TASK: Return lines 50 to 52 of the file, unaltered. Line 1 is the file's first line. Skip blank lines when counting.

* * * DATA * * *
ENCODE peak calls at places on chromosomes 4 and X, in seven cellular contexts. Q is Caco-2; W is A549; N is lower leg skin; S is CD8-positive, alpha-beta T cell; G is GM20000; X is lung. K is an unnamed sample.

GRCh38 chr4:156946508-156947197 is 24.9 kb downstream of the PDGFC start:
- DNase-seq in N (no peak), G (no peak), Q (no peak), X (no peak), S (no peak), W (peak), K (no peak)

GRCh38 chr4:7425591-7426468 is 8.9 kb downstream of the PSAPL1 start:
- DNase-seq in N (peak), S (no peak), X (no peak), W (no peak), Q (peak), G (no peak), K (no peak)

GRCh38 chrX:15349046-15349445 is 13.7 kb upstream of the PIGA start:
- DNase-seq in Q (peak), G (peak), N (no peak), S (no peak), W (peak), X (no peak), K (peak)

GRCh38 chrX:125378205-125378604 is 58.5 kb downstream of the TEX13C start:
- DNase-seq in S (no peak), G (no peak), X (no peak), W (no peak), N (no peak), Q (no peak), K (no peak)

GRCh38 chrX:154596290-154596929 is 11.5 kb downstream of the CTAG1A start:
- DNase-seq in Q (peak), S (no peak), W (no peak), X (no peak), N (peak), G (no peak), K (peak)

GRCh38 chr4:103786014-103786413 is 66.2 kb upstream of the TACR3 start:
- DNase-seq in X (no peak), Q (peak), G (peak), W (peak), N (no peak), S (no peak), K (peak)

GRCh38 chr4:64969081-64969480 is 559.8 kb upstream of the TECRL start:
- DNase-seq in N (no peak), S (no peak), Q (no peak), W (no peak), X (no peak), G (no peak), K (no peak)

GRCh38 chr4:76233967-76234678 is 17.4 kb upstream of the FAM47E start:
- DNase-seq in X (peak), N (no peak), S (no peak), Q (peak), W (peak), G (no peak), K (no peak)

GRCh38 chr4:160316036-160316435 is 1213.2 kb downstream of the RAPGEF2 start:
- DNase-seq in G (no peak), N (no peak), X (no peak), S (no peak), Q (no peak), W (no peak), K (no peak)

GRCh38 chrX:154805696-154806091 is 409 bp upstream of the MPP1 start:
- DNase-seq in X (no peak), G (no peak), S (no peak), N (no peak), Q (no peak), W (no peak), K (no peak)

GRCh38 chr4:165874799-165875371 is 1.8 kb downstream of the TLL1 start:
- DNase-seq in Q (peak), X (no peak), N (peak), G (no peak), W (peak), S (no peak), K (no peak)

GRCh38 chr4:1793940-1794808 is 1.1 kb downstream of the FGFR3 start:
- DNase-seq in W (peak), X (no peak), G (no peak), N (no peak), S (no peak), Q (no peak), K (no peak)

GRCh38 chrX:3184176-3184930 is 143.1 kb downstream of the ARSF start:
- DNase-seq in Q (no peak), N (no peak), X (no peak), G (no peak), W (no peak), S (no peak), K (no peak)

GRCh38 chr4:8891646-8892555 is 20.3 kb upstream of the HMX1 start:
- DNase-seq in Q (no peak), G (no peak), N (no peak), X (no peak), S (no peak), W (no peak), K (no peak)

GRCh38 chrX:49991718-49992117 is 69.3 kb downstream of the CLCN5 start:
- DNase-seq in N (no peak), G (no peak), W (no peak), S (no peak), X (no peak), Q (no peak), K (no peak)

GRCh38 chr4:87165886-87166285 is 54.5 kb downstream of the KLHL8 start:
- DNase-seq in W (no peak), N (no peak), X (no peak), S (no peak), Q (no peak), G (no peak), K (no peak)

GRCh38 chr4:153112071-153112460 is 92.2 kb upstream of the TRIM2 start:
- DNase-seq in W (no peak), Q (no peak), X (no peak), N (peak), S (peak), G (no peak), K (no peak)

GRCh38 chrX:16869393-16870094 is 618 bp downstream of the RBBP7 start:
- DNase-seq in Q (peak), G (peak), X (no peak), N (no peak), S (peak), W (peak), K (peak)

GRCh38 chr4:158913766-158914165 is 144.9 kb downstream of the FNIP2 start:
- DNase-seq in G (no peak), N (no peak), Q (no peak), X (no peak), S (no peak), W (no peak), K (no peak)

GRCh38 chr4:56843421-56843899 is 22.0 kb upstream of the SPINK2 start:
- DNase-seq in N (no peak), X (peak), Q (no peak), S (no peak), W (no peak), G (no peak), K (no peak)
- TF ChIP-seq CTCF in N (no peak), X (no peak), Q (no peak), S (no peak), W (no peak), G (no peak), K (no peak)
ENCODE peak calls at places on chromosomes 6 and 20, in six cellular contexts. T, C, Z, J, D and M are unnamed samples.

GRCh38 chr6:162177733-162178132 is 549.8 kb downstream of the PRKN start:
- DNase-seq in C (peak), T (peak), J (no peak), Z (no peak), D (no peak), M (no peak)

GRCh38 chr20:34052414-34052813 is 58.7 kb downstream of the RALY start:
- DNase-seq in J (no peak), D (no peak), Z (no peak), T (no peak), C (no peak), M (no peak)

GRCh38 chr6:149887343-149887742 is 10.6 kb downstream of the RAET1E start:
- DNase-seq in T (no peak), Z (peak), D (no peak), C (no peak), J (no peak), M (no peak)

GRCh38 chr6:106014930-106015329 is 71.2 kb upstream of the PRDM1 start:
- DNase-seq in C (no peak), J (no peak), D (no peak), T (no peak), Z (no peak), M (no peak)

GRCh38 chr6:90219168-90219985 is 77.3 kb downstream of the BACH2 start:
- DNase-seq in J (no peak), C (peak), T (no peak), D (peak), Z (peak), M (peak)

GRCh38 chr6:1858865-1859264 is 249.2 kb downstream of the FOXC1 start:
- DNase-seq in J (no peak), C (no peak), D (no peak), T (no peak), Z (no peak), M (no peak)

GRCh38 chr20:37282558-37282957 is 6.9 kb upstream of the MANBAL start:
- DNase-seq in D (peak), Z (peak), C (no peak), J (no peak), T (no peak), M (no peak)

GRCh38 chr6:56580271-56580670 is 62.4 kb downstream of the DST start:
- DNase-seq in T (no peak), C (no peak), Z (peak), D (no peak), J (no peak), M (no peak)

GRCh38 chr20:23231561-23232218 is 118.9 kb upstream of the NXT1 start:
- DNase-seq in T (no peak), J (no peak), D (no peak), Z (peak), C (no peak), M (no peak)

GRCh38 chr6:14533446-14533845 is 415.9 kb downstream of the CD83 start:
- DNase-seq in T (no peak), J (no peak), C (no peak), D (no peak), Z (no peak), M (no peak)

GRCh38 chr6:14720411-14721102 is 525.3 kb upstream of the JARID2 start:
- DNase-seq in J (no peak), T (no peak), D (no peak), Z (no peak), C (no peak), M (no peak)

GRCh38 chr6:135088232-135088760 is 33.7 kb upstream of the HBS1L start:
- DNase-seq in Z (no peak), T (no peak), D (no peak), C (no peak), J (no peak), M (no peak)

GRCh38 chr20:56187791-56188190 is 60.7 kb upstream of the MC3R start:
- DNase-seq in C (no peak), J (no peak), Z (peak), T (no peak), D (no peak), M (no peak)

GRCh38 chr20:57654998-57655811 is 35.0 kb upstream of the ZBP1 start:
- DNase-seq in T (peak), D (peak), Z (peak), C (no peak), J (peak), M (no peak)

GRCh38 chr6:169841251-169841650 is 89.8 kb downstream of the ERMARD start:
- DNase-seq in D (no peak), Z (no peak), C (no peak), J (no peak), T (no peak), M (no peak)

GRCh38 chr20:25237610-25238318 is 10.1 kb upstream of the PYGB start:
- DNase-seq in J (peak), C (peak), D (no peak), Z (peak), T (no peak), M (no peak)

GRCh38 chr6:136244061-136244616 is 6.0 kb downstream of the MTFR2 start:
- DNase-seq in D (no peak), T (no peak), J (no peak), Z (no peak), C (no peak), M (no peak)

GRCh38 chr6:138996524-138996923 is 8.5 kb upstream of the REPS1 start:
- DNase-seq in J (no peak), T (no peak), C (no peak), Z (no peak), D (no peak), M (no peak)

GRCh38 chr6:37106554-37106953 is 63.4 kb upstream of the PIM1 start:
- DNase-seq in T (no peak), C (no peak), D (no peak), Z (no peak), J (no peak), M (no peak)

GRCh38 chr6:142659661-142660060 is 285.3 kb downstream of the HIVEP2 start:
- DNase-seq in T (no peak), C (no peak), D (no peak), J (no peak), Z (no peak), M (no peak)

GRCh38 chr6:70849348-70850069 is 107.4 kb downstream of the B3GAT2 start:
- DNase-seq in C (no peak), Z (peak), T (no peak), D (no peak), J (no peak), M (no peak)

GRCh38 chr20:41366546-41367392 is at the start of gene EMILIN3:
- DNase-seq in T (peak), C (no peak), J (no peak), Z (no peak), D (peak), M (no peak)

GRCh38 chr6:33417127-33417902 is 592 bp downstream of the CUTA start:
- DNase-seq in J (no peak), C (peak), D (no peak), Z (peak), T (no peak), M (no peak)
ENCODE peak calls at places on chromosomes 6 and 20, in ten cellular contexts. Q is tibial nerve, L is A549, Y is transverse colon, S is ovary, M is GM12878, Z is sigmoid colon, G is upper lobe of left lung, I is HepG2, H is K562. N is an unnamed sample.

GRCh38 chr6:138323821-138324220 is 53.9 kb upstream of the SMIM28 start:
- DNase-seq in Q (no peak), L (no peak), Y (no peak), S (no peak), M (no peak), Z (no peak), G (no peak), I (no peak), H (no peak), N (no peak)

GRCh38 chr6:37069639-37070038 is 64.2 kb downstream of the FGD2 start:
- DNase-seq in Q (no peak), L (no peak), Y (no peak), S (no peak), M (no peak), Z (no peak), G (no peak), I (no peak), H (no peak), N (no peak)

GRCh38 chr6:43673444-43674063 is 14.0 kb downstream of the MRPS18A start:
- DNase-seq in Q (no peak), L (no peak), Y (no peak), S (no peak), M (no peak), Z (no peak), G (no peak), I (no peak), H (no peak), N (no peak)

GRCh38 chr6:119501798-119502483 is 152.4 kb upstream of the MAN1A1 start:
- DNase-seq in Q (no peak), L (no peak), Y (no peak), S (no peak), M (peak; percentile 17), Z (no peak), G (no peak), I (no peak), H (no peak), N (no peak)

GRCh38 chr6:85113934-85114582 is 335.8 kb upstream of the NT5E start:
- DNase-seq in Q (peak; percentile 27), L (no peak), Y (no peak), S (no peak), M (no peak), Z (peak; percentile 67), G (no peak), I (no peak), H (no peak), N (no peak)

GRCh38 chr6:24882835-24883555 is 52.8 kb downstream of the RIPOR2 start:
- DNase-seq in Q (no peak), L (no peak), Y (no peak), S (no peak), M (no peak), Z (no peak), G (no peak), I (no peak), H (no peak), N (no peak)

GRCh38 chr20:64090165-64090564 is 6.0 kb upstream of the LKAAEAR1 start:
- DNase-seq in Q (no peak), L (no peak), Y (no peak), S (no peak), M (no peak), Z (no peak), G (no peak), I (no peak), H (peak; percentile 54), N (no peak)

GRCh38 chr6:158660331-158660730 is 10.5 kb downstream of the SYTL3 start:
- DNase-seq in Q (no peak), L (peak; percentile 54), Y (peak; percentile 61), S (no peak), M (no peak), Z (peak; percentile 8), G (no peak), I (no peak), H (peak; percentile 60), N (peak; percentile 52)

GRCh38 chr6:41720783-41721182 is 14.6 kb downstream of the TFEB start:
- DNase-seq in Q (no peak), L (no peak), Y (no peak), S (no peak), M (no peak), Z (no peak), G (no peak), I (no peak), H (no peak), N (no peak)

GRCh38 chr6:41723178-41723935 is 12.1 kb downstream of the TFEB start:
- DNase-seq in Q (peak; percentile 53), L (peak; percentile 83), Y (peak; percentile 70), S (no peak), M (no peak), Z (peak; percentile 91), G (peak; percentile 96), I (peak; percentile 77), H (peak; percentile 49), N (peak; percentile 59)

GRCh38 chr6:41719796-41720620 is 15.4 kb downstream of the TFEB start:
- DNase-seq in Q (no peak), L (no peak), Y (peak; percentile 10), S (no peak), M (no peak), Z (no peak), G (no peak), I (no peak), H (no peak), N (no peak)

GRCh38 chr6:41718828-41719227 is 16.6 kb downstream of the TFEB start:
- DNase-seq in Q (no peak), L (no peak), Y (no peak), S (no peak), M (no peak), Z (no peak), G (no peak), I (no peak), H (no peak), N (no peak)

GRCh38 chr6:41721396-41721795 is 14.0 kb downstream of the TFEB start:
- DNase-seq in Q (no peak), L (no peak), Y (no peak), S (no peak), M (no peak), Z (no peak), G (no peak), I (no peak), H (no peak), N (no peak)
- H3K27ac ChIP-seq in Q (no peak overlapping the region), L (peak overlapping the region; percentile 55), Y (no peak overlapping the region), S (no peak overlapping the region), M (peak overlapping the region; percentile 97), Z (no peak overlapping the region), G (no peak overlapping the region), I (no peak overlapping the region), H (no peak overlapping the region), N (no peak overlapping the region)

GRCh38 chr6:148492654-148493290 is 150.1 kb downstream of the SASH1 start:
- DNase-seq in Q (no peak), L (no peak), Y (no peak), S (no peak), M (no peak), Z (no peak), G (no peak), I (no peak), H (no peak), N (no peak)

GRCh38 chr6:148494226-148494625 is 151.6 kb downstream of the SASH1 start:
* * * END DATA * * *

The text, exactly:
GRCh38 chr6:106014930-106015329 is 71.2 kb upstream of the PRDM1 start:
- DNase-seq in C (no peak), J (no peak), D (no peak), T (no peak), Z (no peak), M (no peak)

GRCh38 chr6:90219168-90219985 is 77.3 kb downstream of the BACH2 start: